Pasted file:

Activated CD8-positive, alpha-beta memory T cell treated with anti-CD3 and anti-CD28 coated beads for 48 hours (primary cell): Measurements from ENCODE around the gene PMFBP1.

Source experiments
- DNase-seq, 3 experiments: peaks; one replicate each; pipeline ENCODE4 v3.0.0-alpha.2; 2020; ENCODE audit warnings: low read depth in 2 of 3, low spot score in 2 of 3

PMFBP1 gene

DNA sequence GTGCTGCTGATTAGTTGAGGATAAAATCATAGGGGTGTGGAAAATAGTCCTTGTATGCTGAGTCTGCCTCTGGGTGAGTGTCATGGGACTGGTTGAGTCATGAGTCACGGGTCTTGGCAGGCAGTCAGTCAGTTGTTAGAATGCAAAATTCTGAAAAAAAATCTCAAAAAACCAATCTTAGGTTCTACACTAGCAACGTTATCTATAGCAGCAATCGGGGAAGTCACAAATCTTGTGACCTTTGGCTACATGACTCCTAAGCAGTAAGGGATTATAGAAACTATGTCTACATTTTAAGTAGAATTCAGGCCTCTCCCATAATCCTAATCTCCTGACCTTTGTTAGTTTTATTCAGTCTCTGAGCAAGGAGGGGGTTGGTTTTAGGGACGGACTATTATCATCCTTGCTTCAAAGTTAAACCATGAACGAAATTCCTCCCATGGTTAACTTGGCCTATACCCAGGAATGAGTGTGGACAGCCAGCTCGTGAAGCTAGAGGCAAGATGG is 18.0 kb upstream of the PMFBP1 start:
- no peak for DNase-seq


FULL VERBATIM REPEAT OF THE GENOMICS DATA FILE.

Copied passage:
Activated CD8-positive, alpha-beta memory T cell treated with anti-CD3 and anti-CD28 coated beads for 48 hours (primary cell): Measurements from ENCODE around the gene PMFBP1.

Source experiments
- DNase-seq, 3 experiments: peaks; one replicate each; pipeline ENCODE4 v3.0.0-alpha.2; 2020; ENCODE audit warnings: low read depth in 2 of 3, low spot score in 2 of 3

PMFBP1 gene

DNA sequence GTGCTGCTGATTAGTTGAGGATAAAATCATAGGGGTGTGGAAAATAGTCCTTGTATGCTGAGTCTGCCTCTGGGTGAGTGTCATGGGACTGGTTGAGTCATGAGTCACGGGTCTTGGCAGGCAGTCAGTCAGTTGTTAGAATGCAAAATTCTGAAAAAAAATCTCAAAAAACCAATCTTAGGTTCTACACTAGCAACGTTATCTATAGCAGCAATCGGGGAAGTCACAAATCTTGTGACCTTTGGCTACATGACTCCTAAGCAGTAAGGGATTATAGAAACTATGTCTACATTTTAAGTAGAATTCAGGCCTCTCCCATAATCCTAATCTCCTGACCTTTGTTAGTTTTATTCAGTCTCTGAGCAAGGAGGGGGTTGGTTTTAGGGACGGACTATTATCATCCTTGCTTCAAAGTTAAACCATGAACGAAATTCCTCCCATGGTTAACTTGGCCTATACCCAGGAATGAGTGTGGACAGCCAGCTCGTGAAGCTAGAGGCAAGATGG is 18.0 kb upstream of the PMFBP1 start:
- no peak for DNase-seq